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How to Write a Letter of Resignation

Updated on
August 6, 2021
Professionals
How to Write a Letter of Resignation

Leaving a job can feel exciting. But it can also be uncomfortable, especially when it comes to delivering the news to your current colleagues. Writing a resignation letter can feel difficult at a time when you already have a lot on your mind. It’s standard protocol to share this change face-to-face (out of courtesy for your manager and peers) and to also put the news in writing, in the form of a letter of resignation (for official HR purposes). But what if you don’t know what exactly to include and how to appropriately word it? 

Writing a resignation letter doesn’t have to be something to fret over. In this guide, we explain everything you need to know about how to write a letter of resignation. We go over what to include in yours and cover some helpful tips. Plus, we provide a handy resignation letter template to get you started. 

What to include in your resignation letter

As with writing a cover letter, when you write a resignation letter you need to include specific information that the employer needs to know. On top of that, there’s work etiquette you should follow, so your employer will also expect certain pleasantries. Specifically, your resignation letter should include the following:

Formal greeting and closing

Resignation letters are business documents, so open with a formal “Dear” and conclude with an appropriate closing such as “sincerely yours.”

Announcement of your resignation

Typically the first sentence of your resignation letter explains your intent to leave your role. This informs the reader right away about the contents of your letter, and avoids burying the lede. Clearly state that you’re resigning in plain language. If your resignation letter is too vague or ambiguous, your employers might misinterpret it. It’s best to be candid and direct—in other words, rip the bandage off quickly

Most people don’t enjoy delivering bad news, so some tend to soften their resignation letter with euphemisms or hedging (uncertain language like “I think . . .” or “it might be best if . . .”). Not only does this create ambiguity, but also it clutters up your writing with excess words that detract from your message.

Date you stop working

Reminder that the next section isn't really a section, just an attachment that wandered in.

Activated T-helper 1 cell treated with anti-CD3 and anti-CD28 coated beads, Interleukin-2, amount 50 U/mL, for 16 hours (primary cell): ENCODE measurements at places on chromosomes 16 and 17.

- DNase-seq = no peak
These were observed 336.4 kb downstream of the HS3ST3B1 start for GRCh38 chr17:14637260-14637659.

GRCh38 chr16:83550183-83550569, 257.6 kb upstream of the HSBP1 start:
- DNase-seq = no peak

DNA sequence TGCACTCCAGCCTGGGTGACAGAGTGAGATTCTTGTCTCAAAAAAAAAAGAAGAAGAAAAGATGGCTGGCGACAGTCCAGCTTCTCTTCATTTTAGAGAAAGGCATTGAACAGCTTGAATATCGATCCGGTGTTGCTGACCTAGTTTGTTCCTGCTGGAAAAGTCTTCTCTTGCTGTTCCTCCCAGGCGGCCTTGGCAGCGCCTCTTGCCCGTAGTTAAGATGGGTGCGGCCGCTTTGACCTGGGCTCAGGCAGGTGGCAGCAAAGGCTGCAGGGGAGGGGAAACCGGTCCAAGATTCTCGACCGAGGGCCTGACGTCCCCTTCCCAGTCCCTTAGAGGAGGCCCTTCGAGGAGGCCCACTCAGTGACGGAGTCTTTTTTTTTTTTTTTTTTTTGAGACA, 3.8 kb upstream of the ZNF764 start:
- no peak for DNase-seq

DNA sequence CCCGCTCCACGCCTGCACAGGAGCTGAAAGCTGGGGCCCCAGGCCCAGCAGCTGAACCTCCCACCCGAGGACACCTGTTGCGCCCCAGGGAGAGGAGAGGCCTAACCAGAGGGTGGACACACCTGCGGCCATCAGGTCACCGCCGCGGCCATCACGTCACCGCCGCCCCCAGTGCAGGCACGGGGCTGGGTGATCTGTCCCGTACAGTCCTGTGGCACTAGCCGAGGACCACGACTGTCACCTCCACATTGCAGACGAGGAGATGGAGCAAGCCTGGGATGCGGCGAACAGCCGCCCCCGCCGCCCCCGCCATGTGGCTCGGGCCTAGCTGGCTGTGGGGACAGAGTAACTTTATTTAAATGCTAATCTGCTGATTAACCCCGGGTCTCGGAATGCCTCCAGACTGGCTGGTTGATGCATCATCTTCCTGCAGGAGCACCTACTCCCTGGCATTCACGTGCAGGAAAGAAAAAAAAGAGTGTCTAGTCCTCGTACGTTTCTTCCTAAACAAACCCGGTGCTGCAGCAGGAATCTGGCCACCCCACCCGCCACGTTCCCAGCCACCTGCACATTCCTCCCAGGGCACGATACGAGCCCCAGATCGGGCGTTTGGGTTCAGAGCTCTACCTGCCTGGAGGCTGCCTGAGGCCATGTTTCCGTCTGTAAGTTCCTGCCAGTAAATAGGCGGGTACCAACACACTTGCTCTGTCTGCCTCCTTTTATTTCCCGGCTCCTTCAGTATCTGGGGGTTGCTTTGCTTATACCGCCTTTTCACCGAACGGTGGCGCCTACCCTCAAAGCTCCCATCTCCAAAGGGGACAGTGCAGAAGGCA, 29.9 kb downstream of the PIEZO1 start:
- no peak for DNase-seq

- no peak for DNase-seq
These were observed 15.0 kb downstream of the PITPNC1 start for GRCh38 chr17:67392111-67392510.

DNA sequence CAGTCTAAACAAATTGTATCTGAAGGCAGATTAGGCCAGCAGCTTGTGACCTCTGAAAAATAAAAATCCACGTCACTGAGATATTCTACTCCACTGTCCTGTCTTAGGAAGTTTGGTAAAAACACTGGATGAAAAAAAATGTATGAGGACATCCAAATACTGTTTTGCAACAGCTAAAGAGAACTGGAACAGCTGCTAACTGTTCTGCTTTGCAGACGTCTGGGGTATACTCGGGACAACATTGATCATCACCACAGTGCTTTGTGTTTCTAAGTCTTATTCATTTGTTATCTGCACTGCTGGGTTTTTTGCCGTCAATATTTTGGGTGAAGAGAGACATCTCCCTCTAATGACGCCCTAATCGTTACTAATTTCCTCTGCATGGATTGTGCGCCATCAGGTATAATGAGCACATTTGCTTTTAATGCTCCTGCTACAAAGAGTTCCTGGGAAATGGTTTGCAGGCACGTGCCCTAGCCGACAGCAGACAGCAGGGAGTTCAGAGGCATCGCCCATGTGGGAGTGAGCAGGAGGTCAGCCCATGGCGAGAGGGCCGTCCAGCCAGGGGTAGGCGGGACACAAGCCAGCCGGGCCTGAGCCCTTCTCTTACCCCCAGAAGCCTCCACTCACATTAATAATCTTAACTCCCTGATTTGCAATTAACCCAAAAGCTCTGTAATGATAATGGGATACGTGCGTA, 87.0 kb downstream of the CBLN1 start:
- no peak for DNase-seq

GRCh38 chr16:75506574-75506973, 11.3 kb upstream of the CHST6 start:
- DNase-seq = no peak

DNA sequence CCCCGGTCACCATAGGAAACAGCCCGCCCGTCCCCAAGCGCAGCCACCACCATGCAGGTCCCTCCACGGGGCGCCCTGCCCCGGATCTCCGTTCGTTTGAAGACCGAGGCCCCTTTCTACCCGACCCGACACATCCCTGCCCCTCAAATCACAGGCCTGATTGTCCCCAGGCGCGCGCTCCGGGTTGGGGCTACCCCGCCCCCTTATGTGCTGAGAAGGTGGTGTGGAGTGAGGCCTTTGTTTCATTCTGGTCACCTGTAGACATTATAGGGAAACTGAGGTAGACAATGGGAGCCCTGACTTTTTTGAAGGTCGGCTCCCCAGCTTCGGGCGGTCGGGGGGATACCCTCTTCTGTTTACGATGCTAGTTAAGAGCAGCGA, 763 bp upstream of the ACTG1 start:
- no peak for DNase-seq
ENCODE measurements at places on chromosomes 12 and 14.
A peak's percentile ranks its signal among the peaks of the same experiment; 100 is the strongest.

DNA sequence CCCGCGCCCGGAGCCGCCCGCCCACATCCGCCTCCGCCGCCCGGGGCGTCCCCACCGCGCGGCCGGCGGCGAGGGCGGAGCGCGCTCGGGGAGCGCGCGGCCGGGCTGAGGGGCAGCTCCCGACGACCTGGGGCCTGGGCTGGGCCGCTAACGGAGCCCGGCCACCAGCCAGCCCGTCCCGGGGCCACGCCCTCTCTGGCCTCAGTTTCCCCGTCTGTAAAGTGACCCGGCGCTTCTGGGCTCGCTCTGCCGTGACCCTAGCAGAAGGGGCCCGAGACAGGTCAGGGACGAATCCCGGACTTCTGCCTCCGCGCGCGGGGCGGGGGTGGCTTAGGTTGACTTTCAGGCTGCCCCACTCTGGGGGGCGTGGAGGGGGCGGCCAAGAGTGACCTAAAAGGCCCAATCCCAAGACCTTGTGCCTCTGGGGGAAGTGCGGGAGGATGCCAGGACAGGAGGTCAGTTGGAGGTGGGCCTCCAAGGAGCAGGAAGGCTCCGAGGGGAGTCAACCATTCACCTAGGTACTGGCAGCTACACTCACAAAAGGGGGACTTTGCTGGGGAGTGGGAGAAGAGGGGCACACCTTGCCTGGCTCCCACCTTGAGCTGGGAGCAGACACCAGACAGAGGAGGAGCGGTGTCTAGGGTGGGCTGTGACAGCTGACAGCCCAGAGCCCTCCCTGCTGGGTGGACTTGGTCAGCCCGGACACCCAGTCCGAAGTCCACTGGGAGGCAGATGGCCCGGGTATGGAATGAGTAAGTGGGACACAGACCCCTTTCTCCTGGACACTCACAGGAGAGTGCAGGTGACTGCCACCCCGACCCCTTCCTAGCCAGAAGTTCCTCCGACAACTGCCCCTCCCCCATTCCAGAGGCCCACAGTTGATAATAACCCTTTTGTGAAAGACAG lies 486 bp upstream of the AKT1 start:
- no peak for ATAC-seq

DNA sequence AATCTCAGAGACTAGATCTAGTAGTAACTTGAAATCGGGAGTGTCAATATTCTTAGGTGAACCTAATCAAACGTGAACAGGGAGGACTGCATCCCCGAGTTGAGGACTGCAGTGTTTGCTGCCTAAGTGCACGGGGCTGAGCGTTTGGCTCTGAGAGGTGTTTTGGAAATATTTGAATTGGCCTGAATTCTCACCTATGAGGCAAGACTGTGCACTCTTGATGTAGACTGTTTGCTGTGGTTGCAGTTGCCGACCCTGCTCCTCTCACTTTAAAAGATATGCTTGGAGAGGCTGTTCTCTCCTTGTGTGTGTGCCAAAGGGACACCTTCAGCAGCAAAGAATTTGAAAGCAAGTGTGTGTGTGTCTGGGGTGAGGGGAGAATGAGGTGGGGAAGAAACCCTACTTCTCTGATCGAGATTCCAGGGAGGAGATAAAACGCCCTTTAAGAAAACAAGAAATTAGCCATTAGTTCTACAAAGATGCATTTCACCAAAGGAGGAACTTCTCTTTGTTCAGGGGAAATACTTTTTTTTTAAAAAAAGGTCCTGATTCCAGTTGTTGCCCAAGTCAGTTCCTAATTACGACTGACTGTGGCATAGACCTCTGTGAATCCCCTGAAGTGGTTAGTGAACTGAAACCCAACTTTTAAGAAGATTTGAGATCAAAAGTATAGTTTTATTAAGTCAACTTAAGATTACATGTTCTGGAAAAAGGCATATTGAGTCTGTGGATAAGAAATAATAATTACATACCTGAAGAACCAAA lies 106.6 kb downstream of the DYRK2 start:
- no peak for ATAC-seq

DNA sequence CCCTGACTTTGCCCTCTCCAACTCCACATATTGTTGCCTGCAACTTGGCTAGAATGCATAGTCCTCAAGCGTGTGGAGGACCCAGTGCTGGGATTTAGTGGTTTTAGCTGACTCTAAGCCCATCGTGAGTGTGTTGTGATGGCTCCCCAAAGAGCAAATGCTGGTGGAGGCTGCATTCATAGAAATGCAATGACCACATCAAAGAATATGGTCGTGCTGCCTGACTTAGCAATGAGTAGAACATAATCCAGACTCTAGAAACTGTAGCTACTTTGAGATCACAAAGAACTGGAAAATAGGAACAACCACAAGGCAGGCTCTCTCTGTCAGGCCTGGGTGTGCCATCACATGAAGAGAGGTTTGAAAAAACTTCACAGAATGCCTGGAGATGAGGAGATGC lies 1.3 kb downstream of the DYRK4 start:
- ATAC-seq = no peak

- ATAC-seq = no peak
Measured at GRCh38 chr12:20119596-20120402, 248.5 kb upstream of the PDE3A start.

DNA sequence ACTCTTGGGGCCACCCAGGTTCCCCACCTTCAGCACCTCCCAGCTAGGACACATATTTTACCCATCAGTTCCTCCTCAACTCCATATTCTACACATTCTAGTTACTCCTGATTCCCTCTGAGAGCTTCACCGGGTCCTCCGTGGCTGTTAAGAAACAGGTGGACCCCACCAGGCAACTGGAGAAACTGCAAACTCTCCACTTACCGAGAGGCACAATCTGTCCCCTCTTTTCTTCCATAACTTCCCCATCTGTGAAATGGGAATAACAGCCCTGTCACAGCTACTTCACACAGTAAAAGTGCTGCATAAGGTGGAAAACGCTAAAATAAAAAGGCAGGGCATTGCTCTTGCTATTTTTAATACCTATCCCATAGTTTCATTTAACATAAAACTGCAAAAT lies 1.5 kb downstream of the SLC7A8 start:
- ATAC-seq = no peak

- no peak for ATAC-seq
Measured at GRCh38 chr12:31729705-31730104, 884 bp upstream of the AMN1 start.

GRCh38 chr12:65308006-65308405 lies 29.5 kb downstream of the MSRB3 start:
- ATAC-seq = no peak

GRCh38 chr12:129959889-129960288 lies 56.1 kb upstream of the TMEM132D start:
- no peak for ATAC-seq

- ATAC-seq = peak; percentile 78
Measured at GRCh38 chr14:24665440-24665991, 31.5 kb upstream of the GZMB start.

It’s crucial to openly state your last day of employment so that your company can properly adjust. A lot of preparations are needed, such as finding your replacement or even restructuring your team. To properly schedule and organize these events, the company needs a conclusive date. 

Offer to assist in the transition

When you resign, you put the company in a tough position. Proper work etiquette suggests that you help your team prepare for your departure during the time between your resignation and your last day to avoid burdening your coworkers. 

The specific ways you can help vary from job to job, but here are some common tasks:

  • drafting a transition plan that details who will be taking which of your former tasks, as applicable
  • training your replacement or colleagues
  • handing off ownership of projects
  • writing a manual on how you accomplish certain tasks
  • detailing your ongoing schedule so someone can pick up where you left off
  • informing/transferring your business contacts

You’ll likely need to work out such details with your manager, so you don’t need to commit to specifics in your letter of resignation. Even if there’s no assistance necessary, it’s still a thoughtful gesture to offer. Whoever’s reading your resignation letter will appreciate it. 

Polite statement of gratitude (if sincere)

Often it’s considered courteous to thank the company for the opportunity to work there, especially if they provided training or personal aid. Of course, if your reason for leaving involves a hostile workplace, feel free to disregard this section as it might come across as hypocritical or feel inauthentic. 

Contact information

Somewhere in your resignation letter, include up-to-date contact information for yourself. Perhaps HR might need to discuss something with you in the future, or maybe your colleagues or replacement will have a few questions. 

If you’re writing a formal letter, your contact information should go under your name in the upper-left corner. If you’re writing an email, you can add this to the bottom under your signature. 

How to write a letter of resignation